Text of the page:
TO WHOM SHALL WE GO?
“‘He who eats my flesh and drinks my blood abides in me, and I in him. As the living Father sent me, and I live because of the Father, so he who eats me will live because of me. This is the bread which came down from heaven, not such as the fathers ate and died; he who eats this bread will live for ever.’ This he said in the synagogue, as he taught at Capernaum. Many of his disciples, when they heard it, said, ‘This is a hard saying; who can listen to it?’ But Jesus, knowing in himself that his disciples murmured at it, said to them, ‘Do you take offense at this? Then what if you were to see the Son of man ascending where he was before? It is the spirit that gives life, the flesh is of no avail; the words that I have spoken to you are spirit and life. But there are some of you that do not believe.’ For Jesus knew from the first who those were that did not believe, and who it was that would betray him. And he said, ‘This is why I told you that no one can come to me unless it is granted him by the Father.’ After this many of his disciples drew back and no longer went about with him. Jesus said to the twelve, ‘Do you also wish to go away?’ Simon Peter answered him, ‘Lord, to whom shall we go? You have the words of eternal life; and we have believed, and have come to know, that you are the Holy One of God.’” (Jn 6: 56-69)
The words of the Lord about eating His flesh and drinking His blood were such “a hard saying” for many of His disciples that they “drew back and no longer went about with him.” Despite all the miracles they had witnessed, like the healing of the paralytic at the pool of Bethesda (Jn 5), this one thing He says, about “eating” and “drinking” Him, is enough to turn “many” of His once-disciples away from Him. If the above-described event happened today, and our Lord had a Facebook-following, He would have been “unfriended” by “many,” for posting about this eating-and-drinking business, of His flesh and blood. And that would not be surprising, because at this point, well before the Lord’s Supper, none of the disciples, including “the twelve,” understood what He was talking about.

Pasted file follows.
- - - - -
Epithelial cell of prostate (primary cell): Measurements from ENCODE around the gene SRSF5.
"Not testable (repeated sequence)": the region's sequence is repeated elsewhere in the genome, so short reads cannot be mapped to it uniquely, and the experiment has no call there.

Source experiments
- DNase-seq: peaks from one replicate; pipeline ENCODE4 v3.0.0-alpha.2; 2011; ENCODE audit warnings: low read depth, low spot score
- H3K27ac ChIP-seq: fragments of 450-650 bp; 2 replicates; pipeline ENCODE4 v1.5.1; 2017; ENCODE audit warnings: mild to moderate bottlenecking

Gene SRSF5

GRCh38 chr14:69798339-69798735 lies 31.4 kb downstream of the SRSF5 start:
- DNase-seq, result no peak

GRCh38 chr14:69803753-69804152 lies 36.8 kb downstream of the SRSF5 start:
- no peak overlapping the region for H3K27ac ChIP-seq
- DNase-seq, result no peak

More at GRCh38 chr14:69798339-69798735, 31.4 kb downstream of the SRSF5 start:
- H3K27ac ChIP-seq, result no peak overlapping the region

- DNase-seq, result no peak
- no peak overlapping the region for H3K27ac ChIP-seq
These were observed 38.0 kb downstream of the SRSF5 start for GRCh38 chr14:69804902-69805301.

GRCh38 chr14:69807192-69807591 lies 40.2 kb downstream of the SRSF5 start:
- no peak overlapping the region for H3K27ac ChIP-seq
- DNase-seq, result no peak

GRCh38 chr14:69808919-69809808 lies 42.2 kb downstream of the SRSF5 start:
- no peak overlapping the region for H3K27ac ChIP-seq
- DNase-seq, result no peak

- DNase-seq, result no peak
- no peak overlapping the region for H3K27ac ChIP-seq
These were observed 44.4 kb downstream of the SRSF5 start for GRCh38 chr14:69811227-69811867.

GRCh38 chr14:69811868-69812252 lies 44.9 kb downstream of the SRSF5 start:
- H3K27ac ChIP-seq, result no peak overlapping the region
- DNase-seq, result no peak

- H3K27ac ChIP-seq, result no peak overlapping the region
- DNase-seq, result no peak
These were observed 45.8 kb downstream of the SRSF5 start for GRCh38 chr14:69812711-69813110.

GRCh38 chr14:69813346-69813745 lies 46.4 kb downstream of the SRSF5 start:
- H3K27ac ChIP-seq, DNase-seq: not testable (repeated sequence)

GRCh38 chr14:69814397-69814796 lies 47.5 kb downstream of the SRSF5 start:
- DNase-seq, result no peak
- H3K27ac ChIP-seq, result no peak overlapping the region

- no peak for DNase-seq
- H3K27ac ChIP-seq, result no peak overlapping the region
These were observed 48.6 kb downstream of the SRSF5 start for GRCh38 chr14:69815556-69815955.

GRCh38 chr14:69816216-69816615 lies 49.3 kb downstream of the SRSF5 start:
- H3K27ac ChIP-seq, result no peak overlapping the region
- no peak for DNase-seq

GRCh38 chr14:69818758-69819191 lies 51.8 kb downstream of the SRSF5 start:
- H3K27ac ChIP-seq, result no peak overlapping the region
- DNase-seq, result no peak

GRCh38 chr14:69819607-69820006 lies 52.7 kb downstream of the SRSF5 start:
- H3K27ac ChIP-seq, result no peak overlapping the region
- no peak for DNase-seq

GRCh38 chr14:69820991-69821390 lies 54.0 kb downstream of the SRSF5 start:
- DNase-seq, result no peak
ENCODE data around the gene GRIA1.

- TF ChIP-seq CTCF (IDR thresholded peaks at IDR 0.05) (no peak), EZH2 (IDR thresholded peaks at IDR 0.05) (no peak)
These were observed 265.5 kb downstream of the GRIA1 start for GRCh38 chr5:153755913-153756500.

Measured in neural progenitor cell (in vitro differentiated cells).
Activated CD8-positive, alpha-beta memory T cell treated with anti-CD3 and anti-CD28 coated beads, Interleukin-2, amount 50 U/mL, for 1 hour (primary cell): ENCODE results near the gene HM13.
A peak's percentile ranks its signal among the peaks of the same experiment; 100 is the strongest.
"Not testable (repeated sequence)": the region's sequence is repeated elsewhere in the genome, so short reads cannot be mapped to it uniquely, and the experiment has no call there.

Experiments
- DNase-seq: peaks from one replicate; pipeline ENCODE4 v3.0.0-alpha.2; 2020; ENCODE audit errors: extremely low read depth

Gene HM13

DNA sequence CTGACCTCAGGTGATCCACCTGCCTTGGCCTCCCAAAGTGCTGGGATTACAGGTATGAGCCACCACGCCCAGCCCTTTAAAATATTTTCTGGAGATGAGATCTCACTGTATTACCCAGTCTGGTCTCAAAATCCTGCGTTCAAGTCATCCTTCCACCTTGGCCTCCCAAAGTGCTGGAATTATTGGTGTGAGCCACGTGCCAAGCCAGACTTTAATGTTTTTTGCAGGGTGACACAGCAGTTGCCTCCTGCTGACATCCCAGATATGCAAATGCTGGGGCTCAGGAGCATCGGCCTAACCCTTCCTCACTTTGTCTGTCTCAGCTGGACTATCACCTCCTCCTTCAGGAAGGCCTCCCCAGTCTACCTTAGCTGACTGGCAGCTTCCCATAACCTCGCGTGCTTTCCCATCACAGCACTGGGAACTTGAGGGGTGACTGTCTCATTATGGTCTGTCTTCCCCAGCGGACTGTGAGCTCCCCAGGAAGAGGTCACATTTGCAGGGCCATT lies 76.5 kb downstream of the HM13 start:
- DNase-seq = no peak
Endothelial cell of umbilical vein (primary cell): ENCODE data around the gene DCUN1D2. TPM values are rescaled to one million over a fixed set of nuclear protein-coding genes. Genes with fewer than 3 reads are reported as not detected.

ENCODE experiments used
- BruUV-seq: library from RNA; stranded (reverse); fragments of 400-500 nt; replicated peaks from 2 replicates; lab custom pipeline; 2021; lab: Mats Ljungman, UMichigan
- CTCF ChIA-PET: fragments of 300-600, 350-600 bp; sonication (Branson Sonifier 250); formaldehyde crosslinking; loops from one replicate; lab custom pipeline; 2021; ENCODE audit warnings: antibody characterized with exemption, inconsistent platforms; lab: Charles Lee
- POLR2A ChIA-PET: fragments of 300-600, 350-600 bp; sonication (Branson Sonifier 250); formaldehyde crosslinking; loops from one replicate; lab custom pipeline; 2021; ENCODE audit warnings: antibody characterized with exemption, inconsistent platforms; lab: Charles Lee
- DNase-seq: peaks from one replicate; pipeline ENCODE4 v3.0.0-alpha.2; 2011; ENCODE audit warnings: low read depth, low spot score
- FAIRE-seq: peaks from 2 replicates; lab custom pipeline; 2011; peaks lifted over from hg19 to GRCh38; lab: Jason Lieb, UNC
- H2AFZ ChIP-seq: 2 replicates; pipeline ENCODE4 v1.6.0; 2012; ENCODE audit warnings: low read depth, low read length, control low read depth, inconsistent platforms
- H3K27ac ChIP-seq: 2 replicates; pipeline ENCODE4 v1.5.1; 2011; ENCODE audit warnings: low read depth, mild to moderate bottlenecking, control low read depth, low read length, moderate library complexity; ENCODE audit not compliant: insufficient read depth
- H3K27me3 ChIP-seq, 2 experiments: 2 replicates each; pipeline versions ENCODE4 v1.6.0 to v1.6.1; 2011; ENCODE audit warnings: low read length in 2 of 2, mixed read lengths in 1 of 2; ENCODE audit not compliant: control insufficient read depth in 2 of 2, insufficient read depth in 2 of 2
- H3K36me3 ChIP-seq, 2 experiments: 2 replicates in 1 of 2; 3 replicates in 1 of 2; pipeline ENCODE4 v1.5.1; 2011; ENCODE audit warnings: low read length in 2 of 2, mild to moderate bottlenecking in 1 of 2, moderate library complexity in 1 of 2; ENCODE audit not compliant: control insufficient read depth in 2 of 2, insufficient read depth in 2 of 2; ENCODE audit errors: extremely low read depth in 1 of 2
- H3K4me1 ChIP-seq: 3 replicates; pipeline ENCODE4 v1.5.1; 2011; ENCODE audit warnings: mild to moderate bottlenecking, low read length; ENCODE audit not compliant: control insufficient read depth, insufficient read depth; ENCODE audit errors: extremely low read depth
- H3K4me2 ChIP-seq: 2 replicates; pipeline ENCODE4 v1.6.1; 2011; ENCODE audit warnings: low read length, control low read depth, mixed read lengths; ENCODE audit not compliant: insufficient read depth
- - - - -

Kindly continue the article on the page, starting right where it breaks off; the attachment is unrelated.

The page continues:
But “the twelve” stayed, even though they did not understand. They “believed,” and had “come to know” that He was The One, the “Holy One of God,” – like no other. And here, when their faith in Christ is confronted with one of the many things they did not understand about Him, they demonstrate three virtues so vital not only to maintaining faith in Christ, but to maintaining any personal relationship: trust, love, and patience. They trust, first of all, that what He is saying, however incomprehensible to them in this moment, is worth giving the benefit of the doubt, because He, The One they love, is saying it. And they have the patience (“hypo-mone” in Greek, meaning literally “a remaining behind,” or sitting back and awaiting what God does next) to stick around for a clarification of what they don’t understand right now. After all, there was nobody else like Him, so as Peter says, “to whom” else would they go?
Today let me have trust, love, and patience in my life in and with Christ, and also in my relationships with others, amidst and despite the parts that I may not understand at the moment. Let me not rush to “draw back” or discontinue my love(s), either for God or other people, the minute I am confronted with the incomprehensible or even preposterous, in them. Lord, help us stick by You, and through You by one another, by the trust, love, and patience of Your Holy Spirit.